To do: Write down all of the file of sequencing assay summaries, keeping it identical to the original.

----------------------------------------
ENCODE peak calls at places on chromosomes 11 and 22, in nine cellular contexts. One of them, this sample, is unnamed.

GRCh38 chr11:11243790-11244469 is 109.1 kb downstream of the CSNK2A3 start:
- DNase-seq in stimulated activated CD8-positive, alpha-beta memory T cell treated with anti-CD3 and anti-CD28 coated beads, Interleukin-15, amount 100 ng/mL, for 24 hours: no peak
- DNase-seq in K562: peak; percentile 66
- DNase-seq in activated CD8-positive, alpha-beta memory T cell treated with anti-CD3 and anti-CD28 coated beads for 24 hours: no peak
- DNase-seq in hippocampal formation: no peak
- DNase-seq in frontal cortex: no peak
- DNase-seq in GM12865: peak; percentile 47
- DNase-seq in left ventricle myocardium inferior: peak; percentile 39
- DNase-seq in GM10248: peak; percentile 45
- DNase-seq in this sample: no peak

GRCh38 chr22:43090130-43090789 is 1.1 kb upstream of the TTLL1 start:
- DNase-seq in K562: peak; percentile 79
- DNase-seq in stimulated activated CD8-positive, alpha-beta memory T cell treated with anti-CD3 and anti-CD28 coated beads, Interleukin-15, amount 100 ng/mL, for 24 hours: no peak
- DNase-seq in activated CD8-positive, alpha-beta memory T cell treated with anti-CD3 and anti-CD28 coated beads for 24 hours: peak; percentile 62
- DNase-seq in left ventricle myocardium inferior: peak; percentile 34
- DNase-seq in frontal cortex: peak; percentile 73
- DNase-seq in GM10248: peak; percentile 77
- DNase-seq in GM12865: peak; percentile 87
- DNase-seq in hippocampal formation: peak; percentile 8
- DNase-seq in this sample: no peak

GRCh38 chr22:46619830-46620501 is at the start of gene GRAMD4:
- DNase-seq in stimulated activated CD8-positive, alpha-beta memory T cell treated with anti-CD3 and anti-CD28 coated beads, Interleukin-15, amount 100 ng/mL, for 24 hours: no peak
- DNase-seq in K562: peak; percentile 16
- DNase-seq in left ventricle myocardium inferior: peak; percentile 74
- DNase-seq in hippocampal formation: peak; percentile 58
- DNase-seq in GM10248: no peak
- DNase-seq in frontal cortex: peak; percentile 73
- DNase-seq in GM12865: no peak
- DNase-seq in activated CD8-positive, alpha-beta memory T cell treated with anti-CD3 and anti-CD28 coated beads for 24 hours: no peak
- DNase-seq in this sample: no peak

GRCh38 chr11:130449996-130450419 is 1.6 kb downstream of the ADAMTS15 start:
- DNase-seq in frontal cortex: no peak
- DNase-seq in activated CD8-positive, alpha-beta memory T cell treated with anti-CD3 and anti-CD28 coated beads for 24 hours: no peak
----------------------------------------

ENCODE peak calls at places on chromosomes 11 and 22, in nine cellular contexts. One of them, this sample, is unnamed.

GRCh38 chr11:11243790-11244469 is 109.1 kb downstream of the CSNK2A3 start:
- DNase-seq in stimulated activated CD8-positive, alpha-beta memory T cell treated with anti-CD3 and anti-CD28 coated beads, Interleukin-15, amount 100 ng/mL, for 24 hours: no peak
- DNase-seq in K562: peak; percentile 66
- DNase-seq in activated CD8-positive, alpha-beta memory T cell treated with anti-CD3 and anti-CD28 coated beads for 24 hours: no peak
- DNase-seq in hippocampal formation: no peak
- DNase-seq in frontal cortex: no peak
- DNase-seq in GM12865: peak; percentile 47
- DNase-seq in left ventricle myocardium inferior: peak; percentile 39
- DNase-seq in GM10248: peak; percentile 45
- DNase-seq in this sample: no peak

GRCh38 chr22:43090130-43090789 is 1.1 kb upstream of the TTLL1 start:
- DNase-seq in K562: peak; percentile 79
- DNase-seq in stimulated activated CD8-positive, alpha-beta memory T cell treated with anti-CD3 and anti-CD28 coated beads, Interleukin-15, amount 100 ng/mL, for 24 hours: no peak
- DNase-seq in activated CD8-positive, alpha-beta memory T cell treated with anti-CD3 and anti-CD28 coated beads for 24 hours: peak; percentile 62
- DNase-seq in left ventricle myocardium inferior: peak; percentile 34
- DNase-seq in frontal cortex: peak; percentile 73
- DNase-seq in GM10248: peak; percentile 77
- DNase-seq in GM12865: peak; percentile 87
- DNase-seq in hippocampal formation: peak; percentile 8
- DNase-seq in this sample: no peak

GRCh38 chr22:46619830-46620501 is at the start of gene GRAMD4:
- DNase-seq in stimulated activated CD8-positive, alpha-beta memory T cell treated with anti-CD3 and anti-CD28 coated beads, Interleukin-15, amount 100 ng/mL, for 24 hours: no peak
- DNase-seq in K562: peak; percentile 16
- DNase-seq in left ventricle myocardium inferior: peak; percentile 74
- DNase-seq in hippocampal formation: peak; percentile 58
- DNase-seq in GM10248: no peak
- DNase-seq in frontal cortex: peak; percentile 73
- DNase-seq in GM12865: no peak
- DNase-seq in activated CD8-positive, alpha-beta memory T cell treated with anti-CD3 and anti-CD28 coated beads for 24 hours: no peak
- DNase-seq in this sample: no peak

GRCh38 chr11:130449996-130450419 is 1.6 kb downstream of the ADAMTS15 start:
- DNase-seq in frontal cortex: no peak
- DNase-seq in activated CD8-positive, alpha-beta memory T cell treated with anti-CD3 and anti-CD28 coated beads for 24 hours: no peak